By Bernie Cahiles-Magkilat
The Philippine Competition Commission (PCC) has ordered Grab to refund ₱5.05 million in overcharges to riders out of the ₱23.45 million in total fines imposed on the public hailing transport network company (TNC) for breaches in its pricing commitments.
Grab has 60 days or by January next year to refund riders via the individual GrabPay accounts of Grab riders. The refund can be used to pay for future Grab rides.
PCC Chairman Arsenio M. Balisacan said the refund order was issued on November 12, 2019 following the effectivity last November 1, 2019 the agreement between the anti-trust agency and Grab to extend the initial undertaking for another year for service quality and price-related commitments and four years for the non-exclusivity commitment.
To break down the ₱23.45-million total penalty includes a fine of ₱11.3 million imposed for the first quarter, ₱7.1 million for the 2nd quarter, and ₱5.05 million for the 3rd quarter of its initial undertaking.
To kick off the refund system, both parties agreed that the disgorgement mechanism shall be applied on the 3rd quarter fine, with Grab being ordered to refund ₱5.05 million to affected riders for the exorbitant fares.
PCC Commissioner Amabelle Asuncion explained that the ₱5.05-million refund would cover every breach of the 22.5 percentage points allowable average cap during the third quarter review. As a general rule, Grab has to refund consumers of excess charges for each comparable trip for each rider before the acquisition of Uber by Grab and post-acquisition fare rates.
The disgorgement mechanism is a major amendment to the initial undertaking. It also ensures transparency so that consumers know how Grab arrived at computing their fares. The system-wide average fare cap is in place to limit Grab’s ability to unreasonably increase fares beyond pre-transaction levels.
PCC has also made the penalties stricter by imposing up to ₱2 million in fines per breach. This is on top of the refund to consumers should they breach the 22.5 percentage cap in fares vs the comparable period before the merger.
“The PCC stands to guard against any breach of the Extended Undertaking through an appointed impartial third-party trustee to independently monitor Grab on its commitments,” said Balisacan.
The PCC defended its way of disciplining Grab noting that without the extension of the initial undertaking, they would have no way to monitor Grab.
“I would rather see this as a positive. The fact that we are able to monitor and able to impose fines for deviations show that the undertaking was effective,” said PCC Commissioner Johannes R. Bernabe. But he also said that what is deemed ineffective is the fact that there has been no new viable TNC competitors to have come to the market yet. This justified, he said, the need for both parties to agree to extend the initial one-year undertaking.
“Even Grab has recognized there have been competition concerns so they themselves have to extend their voluntary commitments,” said Bernabe.
For non-exclusivity commitments, drivers will have the power of choice to operate with any TNCs and will not be tied to Grab by way of any agreement, policy or incentive. Grab is also obligated to assist drivers when applying for permits and licenses, even when operating under competitors.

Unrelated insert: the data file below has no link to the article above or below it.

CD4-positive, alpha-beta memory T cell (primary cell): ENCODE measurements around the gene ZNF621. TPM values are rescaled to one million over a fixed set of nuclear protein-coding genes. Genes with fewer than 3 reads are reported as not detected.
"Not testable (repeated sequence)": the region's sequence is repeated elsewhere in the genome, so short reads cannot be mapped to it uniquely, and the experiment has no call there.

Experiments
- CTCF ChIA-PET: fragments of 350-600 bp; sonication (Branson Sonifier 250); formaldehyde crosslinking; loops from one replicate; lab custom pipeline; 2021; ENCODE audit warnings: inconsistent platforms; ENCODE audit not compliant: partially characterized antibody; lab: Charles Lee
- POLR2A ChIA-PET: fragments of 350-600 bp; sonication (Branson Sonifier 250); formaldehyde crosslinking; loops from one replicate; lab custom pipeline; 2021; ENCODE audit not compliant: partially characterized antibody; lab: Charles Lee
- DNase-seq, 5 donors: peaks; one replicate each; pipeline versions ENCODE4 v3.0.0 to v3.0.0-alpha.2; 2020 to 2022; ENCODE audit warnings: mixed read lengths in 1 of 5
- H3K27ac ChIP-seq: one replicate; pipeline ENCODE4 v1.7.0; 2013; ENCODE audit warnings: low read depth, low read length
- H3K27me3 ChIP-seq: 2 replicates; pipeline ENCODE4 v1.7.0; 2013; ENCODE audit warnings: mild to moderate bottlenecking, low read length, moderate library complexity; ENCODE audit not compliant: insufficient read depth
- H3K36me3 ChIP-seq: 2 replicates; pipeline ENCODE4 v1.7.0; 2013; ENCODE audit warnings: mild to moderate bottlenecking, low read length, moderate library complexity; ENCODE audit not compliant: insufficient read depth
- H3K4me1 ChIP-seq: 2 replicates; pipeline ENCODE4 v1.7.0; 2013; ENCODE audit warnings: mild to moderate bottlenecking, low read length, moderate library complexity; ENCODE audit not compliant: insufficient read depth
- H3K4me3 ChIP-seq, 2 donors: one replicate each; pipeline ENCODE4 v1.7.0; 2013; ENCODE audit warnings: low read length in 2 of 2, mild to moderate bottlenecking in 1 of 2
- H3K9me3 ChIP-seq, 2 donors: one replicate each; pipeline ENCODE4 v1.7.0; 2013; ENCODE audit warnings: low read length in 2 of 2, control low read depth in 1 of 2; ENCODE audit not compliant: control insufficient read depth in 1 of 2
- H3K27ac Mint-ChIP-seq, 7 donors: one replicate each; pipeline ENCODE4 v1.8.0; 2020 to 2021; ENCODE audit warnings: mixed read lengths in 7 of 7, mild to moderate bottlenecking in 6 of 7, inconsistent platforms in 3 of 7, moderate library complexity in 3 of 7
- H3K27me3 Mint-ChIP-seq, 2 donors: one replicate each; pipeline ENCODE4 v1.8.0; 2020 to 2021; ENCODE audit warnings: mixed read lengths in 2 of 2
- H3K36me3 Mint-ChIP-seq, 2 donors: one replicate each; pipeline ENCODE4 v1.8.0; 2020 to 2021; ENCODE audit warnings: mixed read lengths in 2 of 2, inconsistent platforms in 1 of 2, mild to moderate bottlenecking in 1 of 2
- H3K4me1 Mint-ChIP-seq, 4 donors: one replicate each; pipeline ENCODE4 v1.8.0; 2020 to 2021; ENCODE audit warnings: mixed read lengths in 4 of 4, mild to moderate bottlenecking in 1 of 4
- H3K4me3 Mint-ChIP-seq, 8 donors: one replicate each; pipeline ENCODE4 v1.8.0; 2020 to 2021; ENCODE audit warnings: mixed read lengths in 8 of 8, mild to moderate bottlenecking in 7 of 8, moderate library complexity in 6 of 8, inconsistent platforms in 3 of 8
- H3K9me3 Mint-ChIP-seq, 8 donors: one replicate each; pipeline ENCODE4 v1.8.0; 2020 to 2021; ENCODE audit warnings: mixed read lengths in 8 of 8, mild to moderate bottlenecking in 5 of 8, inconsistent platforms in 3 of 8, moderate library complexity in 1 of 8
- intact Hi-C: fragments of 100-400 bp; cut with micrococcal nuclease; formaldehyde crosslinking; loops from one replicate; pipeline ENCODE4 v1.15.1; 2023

The four-year extension on the non-exclusivity commitments was meant to give enough time for a viable TNC competitor to enter the local market.
For service quality commitments, Grab must improve passenger experience by setting standards for completion rates for drivers and by removing the “see destination” feature of discriminating ones.
It could be recalled that in March 2018, Grab bought its rival Uber in the whole Southeast Asia. For the Philippine market, PCC’s Mergers & Acquisitions Office issued a Statement of Concerns finding the transaction to likely result in substantial lessening of competition in the ride-hailing market.
Immediately after this buyout, the findings by the PCC turned into very real commute challenges, as the feared price increases and service deterioration began to manifest.
As a way to guard against abuse of market power and encourage new players to enter and grow in the ride-hailing market, the PCC subjected the merger to conditions in clearing the transaction on August 10 last year. Grab’s commitments were for a period of 1 year, during which the PCC monitored Grab’s compliance.
A year after these commitments were put in place, there continues to be a lack of competitive constraints on Grab and competition concerns still subsist. Such concerns include (1) Grab’s prevailing market dominance, (2) Grab’s ability to unilaterally increase prices profitably, (3) existence of significant barriers to entry, and (4) inadequacy of Grab’s service quality to the detriment of the riding public.
Thus, the need to re-negotiate these commitments and install new mechanisms—to effectively address the persistent impact of a virtual monopoly on a sector imbued with public interest.
“While Grab’s commitments signal its willingness to behave within a competitive space and in accordance with the competition law, the PCC will keep a watchful eye on potential violations,” Balisacan concluded.